Wednesday, February 6, 2008


Honeypots are servers set to run in a DMZ with software and data that appears to be genuine company information. By tricking attackers into believing that this fake information is real, it deters them from further probing on the network. But they do more than just this. Some basic information on honey pots can be found at

So how much further can you go with honey pots? How cost effective and efficient are they?

This article goes into great detail about defeating honeypots and their purpose. This detail becomes extremely technical, so be warned. I will try to do a break down of it further along.

Honeypots are not just a tool used by independent companies to thwart hackers. A project has been created to categorize and record all malicious activity on honeypots world wide. You can find information on this project at the honeynet website. The SANS website also has an entire paper published that goes into detail about honeypots. This can be found on the SANS website.

Now lets look at the potential of a honeypot, past being a simple false positive for attackers. There are two things than a honeypot can be: proactive and reactive.

Proactive honeypots: These honeypots interact with the attackers, disconnecting and banning them from the network, or returning malicious code to their machines. The later is still illegal, and the distribution of damaging code cannot be suppressed once it is released. If the attacker is on a legitimate network, the entire network could be infected and compromised.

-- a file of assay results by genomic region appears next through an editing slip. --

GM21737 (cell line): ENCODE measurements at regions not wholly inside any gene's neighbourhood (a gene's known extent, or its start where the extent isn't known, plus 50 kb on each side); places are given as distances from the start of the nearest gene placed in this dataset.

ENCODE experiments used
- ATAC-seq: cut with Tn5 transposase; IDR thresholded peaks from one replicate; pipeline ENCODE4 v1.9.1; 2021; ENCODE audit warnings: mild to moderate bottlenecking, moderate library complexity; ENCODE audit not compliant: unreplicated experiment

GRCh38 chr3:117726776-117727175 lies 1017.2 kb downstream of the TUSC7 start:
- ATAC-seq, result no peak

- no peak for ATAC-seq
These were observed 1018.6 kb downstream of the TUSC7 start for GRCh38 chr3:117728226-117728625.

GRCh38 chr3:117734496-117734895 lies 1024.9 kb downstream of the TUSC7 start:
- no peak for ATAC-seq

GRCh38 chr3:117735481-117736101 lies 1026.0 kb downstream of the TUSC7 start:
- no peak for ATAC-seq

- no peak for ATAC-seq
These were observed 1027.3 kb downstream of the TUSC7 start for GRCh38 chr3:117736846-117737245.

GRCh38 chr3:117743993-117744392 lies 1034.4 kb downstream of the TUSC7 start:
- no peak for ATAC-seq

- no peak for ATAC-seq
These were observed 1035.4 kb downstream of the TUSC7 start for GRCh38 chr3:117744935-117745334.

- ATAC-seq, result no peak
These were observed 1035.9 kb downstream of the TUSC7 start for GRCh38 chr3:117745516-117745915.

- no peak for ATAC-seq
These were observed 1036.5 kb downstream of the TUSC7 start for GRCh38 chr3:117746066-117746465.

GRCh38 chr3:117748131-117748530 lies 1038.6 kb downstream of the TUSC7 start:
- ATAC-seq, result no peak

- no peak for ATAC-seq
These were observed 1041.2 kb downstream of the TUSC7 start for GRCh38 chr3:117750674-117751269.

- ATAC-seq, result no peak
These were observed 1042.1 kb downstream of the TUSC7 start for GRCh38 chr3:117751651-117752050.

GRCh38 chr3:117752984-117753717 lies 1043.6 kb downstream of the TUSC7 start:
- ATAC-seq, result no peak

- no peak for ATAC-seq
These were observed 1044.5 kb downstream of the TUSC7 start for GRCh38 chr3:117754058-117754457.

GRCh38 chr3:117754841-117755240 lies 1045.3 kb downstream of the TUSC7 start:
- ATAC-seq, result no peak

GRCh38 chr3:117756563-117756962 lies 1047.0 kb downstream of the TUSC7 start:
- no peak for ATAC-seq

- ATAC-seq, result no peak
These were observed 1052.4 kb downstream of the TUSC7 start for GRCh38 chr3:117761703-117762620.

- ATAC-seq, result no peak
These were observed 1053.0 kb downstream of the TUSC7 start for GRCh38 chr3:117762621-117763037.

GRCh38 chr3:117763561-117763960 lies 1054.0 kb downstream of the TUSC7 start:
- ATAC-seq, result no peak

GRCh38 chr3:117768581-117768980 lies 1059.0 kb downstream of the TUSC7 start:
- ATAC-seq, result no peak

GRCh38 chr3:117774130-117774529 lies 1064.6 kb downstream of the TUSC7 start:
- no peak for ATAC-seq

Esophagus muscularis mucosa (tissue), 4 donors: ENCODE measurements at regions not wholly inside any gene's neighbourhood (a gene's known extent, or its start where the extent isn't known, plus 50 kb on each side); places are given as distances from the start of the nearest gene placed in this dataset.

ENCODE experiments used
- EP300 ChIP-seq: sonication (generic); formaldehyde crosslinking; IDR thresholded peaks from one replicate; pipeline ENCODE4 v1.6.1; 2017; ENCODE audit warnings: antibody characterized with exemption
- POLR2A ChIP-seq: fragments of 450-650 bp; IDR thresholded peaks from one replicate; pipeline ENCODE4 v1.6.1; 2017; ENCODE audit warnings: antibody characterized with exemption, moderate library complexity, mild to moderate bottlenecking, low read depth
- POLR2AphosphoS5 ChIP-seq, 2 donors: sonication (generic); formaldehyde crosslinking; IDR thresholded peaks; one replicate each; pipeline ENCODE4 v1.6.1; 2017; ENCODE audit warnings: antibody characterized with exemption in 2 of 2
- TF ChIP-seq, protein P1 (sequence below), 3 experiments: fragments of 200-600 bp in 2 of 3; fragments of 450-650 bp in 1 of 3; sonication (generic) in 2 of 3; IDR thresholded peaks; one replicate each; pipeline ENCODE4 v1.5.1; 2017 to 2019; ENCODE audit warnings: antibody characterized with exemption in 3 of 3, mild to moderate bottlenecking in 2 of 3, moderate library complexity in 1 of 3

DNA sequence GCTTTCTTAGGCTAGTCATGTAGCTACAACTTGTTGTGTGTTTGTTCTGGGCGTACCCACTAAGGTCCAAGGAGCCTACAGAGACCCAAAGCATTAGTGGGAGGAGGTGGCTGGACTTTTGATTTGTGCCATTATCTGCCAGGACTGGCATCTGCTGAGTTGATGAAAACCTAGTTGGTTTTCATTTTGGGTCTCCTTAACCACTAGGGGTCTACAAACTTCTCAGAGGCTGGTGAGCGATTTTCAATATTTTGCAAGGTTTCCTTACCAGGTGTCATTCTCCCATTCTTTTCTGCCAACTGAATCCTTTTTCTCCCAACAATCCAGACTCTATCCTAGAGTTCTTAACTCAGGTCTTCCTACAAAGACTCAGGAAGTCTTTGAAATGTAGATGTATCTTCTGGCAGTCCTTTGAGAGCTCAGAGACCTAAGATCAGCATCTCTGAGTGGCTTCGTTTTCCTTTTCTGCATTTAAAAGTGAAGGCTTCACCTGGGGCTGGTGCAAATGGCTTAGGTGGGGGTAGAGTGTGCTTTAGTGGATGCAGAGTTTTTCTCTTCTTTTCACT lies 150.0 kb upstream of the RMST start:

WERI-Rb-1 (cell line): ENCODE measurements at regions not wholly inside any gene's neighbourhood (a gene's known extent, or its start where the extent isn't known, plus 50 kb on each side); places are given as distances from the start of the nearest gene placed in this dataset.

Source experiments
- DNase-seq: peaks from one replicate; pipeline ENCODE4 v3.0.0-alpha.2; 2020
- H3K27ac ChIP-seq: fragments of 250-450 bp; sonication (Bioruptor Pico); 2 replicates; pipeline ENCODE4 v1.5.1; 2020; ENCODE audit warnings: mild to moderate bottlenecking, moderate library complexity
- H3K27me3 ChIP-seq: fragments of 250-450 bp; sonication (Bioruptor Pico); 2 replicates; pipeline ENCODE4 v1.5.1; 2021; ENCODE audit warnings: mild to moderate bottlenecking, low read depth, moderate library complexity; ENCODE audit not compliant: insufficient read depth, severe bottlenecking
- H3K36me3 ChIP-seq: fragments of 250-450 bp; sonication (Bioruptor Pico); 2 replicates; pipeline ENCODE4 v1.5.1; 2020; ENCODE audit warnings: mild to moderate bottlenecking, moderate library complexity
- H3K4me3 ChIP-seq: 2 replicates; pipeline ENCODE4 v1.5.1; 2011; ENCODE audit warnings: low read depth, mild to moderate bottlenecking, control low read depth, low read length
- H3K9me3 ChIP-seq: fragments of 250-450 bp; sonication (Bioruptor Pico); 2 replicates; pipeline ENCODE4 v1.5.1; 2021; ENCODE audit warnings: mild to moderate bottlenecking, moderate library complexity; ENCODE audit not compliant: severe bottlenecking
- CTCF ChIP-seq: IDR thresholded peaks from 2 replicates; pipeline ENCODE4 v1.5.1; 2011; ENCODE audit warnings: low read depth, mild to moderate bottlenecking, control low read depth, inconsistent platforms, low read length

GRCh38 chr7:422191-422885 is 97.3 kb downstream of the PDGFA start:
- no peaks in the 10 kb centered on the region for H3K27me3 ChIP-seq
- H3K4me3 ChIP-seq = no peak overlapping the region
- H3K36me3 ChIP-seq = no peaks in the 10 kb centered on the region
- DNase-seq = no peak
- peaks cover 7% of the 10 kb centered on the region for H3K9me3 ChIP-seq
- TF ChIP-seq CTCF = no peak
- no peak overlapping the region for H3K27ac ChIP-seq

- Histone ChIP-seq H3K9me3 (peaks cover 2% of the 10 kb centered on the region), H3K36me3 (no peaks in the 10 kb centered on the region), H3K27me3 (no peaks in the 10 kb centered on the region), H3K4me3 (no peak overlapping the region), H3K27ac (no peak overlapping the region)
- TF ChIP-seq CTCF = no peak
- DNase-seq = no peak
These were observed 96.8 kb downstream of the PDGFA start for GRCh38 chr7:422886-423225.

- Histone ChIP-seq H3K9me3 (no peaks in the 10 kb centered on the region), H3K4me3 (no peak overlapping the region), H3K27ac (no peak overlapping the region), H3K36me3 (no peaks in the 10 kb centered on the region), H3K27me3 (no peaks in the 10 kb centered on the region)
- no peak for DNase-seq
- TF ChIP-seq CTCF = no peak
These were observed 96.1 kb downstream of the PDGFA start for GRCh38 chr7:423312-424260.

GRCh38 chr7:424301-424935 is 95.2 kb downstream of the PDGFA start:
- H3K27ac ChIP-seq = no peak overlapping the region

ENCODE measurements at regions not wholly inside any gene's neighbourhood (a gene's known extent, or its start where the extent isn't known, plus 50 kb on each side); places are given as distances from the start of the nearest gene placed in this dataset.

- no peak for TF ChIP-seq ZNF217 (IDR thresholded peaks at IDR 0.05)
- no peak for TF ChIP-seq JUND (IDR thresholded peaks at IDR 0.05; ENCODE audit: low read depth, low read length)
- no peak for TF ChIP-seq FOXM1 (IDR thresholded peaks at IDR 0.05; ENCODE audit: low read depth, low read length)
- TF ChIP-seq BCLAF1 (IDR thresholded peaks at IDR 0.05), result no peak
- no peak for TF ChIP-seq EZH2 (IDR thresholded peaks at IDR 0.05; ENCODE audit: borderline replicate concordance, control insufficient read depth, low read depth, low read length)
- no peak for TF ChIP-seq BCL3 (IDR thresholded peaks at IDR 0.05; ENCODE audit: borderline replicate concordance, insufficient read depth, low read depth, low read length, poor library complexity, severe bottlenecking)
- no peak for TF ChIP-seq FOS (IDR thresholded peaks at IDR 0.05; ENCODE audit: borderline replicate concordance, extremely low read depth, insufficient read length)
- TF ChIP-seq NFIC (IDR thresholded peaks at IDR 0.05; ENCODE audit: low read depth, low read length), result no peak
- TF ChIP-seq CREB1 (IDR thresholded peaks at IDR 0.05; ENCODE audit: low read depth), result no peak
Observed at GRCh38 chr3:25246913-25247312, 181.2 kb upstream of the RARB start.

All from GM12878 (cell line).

It also has the downside of advertising your security system as soon as the attack is reciprocated, allowing the attacker enough information to attempt to bypass that security function when they attempt a second attack.

Reactive honeypots: Despite the name, these are considered "passive" honeypots. Instead of actively fighting back against attackers, these honeypots gather information on their habits, how they react to certain types of information, even their reaction upon discovering that they are in a honeypot. Though these are mainly used to prevent hackers from penetrating further into the network, they can also be used to track the location of the attacker, and block entire ranges of IP addresses.

Both types of honeypots can also attract spam attacks, absorbing what would otherwise be a very annoying stream of unwanted messages.

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